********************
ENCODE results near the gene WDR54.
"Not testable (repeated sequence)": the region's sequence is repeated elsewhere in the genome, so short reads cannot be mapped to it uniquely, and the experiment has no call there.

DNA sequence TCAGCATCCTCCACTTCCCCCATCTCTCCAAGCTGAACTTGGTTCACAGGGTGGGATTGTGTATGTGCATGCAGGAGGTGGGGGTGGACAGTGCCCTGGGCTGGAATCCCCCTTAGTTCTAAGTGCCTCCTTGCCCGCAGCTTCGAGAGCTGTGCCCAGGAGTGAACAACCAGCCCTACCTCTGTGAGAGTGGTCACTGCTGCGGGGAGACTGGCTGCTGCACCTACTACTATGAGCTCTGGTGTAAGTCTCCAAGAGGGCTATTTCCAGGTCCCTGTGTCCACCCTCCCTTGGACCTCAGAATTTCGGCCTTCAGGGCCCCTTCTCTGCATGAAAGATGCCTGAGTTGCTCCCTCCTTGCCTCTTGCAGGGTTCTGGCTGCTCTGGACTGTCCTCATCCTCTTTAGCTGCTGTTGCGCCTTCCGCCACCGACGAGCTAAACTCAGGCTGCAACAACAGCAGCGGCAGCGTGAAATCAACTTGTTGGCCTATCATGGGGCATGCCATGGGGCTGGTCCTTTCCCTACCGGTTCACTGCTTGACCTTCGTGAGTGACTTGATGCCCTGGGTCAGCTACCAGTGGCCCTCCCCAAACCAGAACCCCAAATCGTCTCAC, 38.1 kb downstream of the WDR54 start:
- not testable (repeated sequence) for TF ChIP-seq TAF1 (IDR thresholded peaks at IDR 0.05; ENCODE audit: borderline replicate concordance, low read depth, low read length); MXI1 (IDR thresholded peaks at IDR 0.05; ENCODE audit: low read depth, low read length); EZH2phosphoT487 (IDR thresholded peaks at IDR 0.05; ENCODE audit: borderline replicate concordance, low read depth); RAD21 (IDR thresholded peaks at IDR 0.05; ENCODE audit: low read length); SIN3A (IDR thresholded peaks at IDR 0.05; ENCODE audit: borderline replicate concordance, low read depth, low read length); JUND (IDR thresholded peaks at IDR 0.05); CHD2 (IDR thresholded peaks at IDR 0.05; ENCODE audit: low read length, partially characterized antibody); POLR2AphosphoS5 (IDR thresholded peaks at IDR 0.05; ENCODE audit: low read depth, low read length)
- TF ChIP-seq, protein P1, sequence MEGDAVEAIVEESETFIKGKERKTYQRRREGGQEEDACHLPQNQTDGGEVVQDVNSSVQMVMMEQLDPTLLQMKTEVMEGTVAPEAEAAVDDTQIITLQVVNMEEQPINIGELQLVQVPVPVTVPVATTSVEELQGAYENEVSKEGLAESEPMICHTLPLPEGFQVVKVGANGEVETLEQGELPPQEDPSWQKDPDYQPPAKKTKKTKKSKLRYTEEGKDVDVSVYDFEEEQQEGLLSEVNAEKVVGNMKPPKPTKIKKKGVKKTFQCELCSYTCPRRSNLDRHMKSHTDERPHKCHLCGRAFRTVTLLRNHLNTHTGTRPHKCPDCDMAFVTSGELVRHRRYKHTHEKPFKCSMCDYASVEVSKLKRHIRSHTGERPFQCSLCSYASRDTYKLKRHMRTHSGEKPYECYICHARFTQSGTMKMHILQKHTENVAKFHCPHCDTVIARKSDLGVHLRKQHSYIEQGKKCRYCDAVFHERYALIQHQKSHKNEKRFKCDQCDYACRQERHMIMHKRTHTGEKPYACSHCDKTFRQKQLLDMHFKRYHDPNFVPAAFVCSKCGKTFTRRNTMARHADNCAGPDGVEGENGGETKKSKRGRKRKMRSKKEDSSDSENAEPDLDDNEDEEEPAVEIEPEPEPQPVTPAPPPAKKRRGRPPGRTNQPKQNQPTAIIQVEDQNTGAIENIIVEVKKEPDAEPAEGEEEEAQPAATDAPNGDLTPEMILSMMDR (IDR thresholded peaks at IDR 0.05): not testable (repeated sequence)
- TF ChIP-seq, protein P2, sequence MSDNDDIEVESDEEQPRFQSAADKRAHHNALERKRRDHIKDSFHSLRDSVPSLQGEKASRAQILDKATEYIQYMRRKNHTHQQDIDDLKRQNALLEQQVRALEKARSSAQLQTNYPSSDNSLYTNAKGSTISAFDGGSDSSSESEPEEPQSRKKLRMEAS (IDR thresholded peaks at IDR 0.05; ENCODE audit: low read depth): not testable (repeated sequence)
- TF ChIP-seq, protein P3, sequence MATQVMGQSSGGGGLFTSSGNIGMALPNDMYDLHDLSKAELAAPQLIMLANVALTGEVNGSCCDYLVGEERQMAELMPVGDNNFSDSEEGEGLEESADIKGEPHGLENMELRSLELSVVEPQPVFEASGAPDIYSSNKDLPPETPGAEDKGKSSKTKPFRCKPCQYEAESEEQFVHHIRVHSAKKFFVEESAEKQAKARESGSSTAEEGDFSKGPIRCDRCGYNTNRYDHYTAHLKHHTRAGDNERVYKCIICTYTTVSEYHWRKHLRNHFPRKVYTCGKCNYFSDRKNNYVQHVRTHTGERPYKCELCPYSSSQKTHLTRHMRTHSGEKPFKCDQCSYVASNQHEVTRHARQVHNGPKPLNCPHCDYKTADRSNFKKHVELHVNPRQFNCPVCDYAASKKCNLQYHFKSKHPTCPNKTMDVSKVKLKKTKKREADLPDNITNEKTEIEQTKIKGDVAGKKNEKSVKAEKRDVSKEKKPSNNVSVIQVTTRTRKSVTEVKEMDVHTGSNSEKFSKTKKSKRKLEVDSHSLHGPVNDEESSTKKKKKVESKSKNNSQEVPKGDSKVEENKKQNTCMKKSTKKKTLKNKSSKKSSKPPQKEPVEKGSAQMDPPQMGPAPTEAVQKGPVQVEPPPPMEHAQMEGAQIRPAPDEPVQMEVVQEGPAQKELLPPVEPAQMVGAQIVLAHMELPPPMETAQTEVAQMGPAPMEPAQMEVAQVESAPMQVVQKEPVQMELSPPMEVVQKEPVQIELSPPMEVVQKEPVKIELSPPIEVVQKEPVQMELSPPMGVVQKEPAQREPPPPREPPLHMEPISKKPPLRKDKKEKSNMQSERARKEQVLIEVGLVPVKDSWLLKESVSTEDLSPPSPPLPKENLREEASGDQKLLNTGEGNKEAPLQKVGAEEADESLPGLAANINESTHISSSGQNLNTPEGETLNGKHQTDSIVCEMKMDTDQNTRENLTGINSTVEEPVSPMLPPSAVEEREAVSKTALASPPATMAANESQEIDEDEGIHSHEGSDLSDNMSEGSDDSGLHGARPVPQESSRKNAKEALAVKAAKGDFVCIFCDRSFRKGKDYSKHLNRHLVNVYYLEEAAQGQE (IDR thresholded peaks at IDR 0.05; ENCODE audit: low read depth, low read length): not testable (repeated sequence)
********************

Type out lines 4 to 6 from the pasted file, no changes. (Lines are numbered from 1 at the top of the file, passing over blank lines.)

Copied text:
- not testable (repeated sequence) for TF ChIP-seq TAF1 (IDR thresholded peaks at IDR 0.05; ENCODE audit: borderline replicate concordance, low read depth, low read length); MXI1 (IDR thresholded peaks at IDR 0.05; ENCODE audit: low read depth, low read length); EZH2phosphoT487 (IDR thresholded peaks at IDR 0.05; ENCODE audit: borderline replicate concordance, low read depth); RAD21 (IDR thresholded peaks at IDR 0.05; ENCODE audit: low read length); SIN3A (IDR thresholded peaks at IDR 0.05; ENCODE audit: borderline replicate concordance, low read depth, low read length); JUND (IDR thresholded peaks at IDR 0.05); CHD2 (IDR thresholded peaks at IDR 0.05; ENCODE audit: low read length, partially characterized antibody); POLR2AphosphoS5 (IDR thresholded peaks at IDR 0.05; ENCODE audit: low read depth, low read length)
- TF ChIP-seq, protein P1, sequence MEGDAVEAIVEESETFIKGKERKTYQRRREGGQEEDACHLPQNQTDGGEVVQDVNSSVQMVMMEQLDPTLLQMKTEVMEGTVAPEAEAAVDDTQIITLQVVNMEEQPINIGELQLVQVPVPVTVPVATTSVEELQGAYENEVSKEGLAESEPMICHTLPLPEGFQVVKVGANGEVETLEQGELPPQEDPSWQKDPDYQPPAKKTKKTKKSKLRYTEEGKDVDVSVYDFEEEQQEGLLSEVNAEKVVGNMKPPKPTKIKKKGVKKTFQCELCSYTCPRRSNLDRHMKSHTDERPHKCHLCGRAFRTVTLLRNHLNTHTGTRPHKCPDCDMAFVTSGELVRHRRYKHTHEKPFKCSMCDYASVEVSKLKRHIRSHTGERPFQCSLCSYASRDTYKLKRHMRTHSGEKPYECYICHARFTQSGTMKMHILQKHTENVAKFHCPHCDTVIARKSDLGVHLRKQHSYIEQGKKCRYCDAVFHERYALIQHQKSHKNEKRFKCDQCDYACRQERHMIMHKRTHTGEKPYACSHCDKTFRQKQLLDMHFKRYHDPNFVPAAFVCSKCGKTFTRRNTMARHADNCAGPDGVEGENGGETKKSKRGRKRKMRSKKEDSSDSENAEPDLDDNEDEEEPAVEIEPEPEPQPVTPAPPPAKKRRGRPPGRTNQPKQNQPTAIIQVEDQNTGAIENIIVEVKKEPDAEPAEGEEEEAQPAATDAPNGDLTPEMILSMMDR (IDR thresholded peaks at IDR 0.05): not testable (repeated sequence)
- TF ChIP-seq, protein P2, sequence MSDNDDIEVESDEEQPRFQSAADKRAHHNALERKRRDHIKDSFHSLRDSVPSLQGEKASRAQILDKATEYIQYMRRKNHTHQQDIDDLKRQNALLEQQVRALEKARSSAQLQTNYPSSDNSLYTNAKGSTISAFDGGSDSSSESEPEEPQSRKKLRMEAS (IDR thresholded peaks at IDR 0.05; ENCODE audit: low read depth): not testable (repeated sequence)